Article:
Hernandez addressed an employer’s duty to an employee travelling to work.[v] Plaintiff, in this case, was a surgical nurse at the medical center who suffered from an epileptic-seizure disorder, which prevented her from driving to work defendant-employer was aware of plaintiff’s condition. Plaintiff told defendant she was sick with symptoms of her disorder, but defendant ordered her to report to work.  On the way to work plaintiff suffered a seizure, resulting in an accident that injured plaintiff. Plaintiff alleged negligence because defendant’s conduct created a foreseeable zone of risk, placing on defendant the duty to protect against such risk. Noting the foreseeability of the risk alone did not create a duty, Hernandez explained a plaintiff must show the “defendant’s conduct created or controlled the risk” and, in the context of employer-employee relationship, the question is whether an employer’s conduct created the foreseeable zone of risk, thus giving rise to the duty to protect against the harm.[vi]

According to Restatement (Second) of Torts § 314B (1965), “if a servant, while acting within the scope of his employment, comes into a position of imminent danger of serious harm and this is known to the master or to a person who has duties of management, the master is subject to liability for a failure by himself or by such person to exercise reasonable care to avert the threatened harm.”[vii] Using  Blacks Law Dictionary 1374 (8th ed. 2004), Hernandez explained scope of employment , among other things, meant “the field of action in which a servant is authorized to act out in the master-servant relationship, and was similar to “course of employment” in the workers’ compensation arena.[viii] Ultimately, if an injury takes place while an employee is outside the scope of employment, the employer cannot be held responsible for same. Travelling to and from work was considered to be course and scope of employment. Thus, plaintiff, in Hernandez, was found to be outside the scope of employment when travelling to work and defendant was not liable, despite ordering her to work, knowing she was feeling epileptic symptoms.

Only one court has found an employer may be liable where an employee is traveling away from work, Bardy v. Walt Disney World Co.[ix] However, the Court distinguished that case from Hernandez  and the instant action because,  in Bardy, the employee became intoxicated at a staff party on the empployer’s premises and went to his car to lie down, when a security guard ordered him to drive off the lot or be arrested. The employee drove off the premises and was injured in an accident only 500 feet from the parking lot.  The Fifth District concluded the employer was not free from liability as a matter of law because, importantly, because its employee ordered the intoxicated employee to drive and driving a vehicle while intoxicated is not only perilous to the intoxicated-employee, but to others as well, and is a violation of law.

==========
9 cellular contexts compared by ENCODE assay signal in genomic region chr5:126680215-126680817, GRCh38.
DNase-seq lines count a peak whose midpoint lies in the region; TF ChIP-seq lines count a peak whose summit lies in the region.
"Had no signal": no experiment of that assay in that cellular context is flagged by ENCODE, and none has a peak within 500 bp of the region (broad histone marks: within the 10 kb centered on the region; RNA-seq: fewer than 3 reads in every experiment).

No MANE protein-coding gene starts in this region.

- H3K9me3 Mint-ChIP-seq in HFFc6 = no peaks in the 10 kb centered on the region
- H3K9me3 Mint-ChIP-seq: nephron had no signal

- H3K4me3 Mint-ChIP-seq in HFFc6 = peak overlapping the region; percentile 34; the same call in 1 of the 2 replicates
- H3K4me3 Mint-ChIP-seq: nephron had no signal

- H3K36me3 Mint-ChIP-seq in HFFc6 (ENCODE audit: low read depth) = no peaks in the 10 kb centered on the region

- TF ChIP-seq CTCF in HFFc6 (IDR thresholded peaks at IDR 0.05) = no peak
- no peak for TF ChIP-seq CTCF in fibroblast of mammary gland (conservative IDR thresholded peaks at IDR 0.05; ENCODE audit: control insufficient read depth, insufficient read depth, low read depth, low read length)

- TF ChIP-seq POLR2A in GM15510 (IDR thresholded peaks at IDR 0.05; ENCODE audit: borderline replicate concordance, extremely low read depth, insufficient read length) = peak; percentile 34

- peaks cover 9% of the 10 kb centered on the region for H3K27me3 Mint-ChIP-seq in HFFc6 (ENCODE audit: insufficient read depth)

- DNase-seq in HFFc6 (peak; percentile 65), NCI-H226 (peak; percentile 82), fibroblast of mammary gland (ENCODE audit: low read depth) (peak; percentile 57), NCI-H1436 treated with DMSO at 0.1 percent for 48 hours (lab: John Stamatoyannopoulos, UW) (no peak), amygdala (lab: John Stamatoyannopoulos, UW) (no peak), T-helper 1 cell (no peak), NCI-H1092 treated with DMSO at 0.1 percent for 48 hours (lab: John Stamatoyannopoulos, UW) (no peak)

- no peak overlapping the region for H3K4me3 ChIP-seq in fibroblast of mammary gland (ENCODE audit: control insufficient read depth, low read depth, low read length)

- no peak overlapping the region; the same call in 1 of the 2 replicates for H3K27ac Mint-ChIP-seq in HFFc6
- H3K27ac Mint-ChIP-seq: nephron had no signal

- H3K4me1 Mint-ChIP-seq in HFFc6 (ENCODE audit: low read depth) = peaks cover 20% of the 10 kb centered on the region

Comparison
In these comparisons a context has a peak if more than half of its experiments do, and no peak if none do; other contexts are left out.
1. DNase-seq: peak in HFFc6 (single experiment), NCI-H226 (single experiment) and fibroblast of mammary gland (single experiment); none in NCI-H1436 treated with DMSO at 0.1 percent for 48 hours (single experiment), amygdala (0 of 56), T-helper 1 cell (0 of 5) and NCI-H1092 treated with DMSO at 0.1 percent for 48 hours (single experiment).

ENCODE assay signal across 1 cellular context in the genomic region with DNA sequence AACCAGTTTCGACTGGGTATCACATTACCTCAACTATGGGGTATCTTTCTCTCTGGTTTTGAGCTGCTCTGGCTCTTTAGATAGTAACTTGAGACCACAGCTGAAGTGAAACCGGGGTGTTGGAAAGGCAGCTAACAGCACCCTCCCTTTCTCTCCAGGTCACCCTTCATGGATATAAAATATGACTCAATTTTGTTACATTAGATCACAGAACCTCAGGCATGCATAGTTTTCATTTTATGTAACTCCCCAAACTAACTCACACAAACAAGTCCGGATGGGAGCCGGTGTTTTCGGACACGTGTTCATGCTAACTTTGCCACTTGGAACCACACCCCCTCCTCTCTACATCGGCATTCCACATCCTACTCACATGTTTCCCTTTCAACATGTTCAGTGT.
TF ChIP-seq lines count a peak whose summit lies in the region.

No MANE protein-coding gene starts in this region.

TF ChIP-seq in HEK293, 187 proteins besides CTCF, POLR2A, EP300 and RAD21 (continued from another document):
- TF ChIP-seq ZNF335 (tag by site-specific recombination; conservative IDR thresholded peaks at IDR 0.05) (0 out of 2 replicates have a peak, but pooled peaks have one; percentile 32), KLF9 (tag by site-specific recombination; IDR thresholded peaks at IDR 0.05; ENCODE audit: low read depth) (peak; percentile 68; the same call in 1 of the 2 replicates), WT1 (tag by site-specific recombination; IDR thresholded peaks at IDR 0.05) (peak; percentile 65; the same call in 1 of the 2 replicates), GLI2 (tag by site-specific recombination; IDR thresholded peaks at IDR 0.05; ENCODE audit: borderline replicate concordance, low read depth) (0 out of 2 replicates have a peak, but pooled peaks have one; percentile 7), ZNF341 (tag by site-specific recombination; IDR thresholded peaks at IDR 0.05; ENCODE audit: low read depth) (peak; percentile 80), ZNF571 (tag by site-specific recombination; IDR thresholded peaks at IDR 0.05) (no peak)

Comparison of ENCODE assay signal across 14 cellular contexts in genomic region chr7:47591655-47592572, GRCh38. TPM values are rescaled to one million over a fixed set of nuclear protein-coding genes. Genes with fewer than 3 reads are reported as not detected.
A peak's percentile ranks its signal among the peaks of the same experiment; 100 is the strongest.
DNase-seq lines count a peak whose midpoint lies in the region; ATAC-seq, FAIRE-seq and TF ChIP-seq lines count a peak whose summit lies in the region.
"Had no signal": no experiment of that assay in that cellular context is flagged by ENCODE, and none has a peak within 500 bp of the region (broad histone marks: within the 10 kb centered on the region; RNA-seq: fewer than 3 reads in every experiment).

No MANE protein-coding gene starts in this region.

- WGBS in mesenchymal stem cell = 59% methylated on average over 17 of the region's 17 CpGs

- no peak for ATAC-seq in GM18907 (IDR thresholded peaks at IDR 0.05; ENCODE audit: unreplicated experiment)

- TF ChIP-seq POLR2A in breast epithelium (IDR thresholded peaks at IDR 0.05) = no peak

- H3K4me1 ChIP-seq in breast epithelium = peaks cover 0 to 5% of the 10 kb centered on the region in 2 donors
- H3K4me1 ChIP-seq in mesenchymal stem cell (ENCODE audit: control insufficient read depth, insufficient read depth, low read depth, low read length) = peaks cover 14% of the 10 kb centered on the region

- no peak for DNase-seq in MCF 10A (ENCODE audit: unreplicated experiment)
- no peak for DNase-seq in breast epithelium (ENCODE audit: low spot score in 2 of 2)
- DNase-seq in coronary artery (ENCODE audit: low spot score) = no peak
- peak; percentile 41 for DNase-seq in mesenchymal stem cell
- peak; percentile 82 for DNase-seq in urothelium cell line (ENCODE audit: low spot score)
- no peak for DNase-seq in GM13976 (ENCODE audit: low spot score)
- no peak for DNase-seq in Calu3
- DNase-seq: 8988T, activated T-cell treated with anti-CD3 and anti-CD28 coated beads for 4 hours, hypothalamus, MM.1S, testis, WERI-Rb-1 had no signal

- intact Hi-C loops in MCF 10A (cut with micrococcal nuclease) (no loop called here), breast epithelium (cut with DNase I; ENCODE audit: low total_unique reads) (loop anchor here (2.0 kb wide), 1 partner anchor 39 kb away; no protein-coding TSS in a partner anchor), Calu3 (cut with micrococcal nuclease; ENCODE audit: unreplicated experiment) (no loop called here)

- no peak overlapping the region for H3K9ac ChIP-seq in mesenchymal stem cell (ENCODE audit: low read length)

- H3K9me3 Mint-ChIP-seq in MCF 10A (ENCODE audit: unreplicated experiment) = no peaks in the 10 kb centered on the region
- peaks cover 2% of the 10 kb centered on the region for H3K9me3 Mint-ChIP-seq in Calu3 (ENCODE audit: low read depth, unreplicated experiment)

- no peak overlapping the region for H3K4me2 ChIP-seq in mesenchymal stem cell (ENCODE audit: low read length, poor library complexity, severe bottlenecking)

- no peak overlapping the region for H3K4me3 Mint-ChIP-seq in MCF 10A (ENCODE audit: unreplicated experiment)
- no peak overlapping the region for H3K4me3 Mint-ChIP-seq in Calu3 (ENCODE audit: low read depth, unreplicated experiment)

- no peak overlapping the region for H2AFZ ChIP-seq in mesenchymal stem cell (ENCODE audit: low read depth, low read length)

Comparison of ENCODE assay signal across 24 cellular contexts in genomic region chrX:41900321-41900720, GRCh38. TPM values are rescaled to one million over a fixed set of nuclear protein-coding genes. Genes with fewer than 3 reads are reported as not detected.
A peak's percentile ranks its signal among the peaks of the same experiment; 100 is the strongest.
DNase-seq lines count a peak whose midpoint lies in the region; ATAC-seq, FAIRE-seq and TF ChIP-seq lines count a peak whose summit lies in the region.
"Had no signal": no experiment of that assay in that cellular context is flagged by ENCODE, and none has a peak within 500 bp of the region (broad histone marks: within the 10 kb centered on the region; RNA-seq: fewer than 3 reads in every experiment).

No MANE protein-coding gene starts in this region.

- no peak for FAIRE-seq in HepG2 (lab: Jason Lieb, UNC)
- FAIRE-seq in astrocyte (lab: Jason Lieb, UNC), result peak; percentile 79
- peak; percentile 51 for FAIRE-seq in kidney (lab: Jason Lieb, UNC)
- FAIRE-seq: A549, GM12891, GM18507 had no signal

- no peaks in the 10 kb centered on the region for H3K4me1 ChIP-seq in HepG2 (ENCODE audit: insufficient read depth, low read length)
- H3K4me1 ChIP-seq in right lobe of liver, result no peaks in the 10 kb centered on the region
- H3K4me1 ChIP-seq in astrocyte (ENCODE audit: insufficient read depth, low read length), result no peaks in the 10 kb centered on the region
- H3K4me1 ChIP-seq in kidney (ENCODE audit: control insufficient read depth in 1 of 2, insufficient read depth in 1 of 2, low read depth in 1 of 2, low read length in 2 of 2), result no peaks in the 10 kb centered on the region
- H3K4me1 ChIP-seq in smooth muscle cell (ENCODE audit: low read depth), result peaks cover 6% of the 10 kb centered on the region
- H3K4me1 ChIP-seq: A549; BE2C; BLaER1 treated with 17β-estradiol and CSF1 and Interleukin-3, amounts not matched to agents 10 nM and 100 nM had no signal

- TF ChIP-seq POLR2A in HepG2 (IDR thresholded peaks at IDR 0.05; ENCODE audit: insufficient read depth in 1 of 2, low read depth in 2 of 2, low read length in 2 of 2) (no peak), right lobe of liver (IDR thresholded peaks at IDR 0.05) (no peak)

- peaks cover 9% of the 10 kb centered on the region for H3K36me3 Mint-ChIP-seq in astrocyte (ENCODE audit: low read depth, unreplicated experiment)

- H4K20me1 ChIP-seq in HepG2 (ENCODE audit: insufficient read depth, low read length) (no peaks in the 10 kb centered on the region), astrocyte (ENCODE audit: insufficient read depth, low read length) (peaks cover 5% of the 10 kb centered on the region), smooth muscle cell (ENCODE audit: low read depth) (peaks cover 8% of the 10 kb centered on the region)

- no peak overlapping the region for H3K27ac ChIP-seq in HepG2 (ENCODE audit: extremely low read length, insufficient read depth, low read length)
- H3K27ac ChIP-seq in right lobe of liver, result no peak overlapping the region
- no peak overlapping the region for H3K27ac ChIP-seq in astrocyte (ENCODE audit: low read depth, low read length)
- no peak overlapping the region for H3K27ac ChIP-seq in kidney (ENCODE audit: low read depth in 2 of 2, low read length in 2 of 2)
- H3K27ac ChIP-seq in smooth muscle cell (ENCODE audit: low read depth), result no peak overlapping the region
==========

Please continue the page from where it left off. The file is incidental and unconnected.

The Court distinguished Bardy from decedent’s case, because decedent was not ordered to leave the work premises in a vehicle (so the employers did not control or create a dangerous instrumentality) and the accident occurred while decedent was walking down the railroad track on her way home, which was not within her scope of employment.

The Court further reasoned drinking alcohol was not a requirement of decedent’s position, it was only an enticement to get employee’s to work longer. Decedent voluntarily drank to the point of intoxication and being ejected as a result of her becoming agitated did not put her in imminent danger of serious bodily harm until she voluntarily began to walk along the railroad tracks. Applying Hernandez, the Court held there is no common law cause of action against the employers for decedent’s voluntary intoxication because the employers did not require the decedent to drink and did not place her in a dangerous instrumentality.


[1] Valiente v. R.J. Behar & Co., Inc., 3D14-2635, 2018 WL 2708712 (Fla. 3d DCA June 6, 2018).

[2] NOTE: As of June 25, 2018, this opinion has not yet been published in permanent law reports and, until then, is subject to withdrawal or revision.

[3] See generally, 108 So. 2d. 462 (Fla. 1959).

[4] Valiente, supra, at *1, citing Plaza v. Fisher Development, Inc., 971 So. 2d 918, 924 (Fla. 3d DCA 2007).

[5] Id. at *2, citing Slavin, 108 So. 2d at 466; Plaza, 971 So. 2d at 924.

[6] Id. at *7, citing to Fla. Dep’t of Transp. v. Capeletti Bros., 743 So. 2d 150 (Fla. 3d DCA 1999).

[7] Capeletti Bros., 743 So. 2d, at 152.

[8] Id. at *2, citing Ed Ricke & Sons, Inc. v. Green, 609 So. 2d 504 (Fla. 1992), Plaza v. Fisher Dev., Inc., 971 So.2d 918, 925 (Fla. 3d DCA 2007); Gustinger v. H.J.R., Inc., 573 So. 2d 1033, 1034 (Fla. 3d DCA 1991).

[9] Id. at *3.

[10] Id. at *7.

[11] Id. at *9, citing Capeletti, 743 So. 2d at 152.

[12] Id. at *10.

[13] Id.

[14] Id.

[i] 4D17-305, 2018 WL 2716927 (Fla. 4th DCA June 6, 2018).

[ii] As of June 26, 2018, this opinion has not yet been published in permanent law reports and, until then, is subject to withdrawal or revision.

[iii] Florida Statute 768.125.

[iv] Salerno, supra, at *5.

[v] See, generally, 896 So. 2d 839 (Fla. 1st DCA 2005).

[vi] Id. at *3, citing to Hernandez v. Tallahassee Medical Center, Inc., 896 So. 2d 839 (Fla. 1st DCA 2005).

[vii] Id.

[viii] Id. (internal citations omitted).

[ix] 643 So. 2d 46, 47 (Fla. 5th DCA 1994).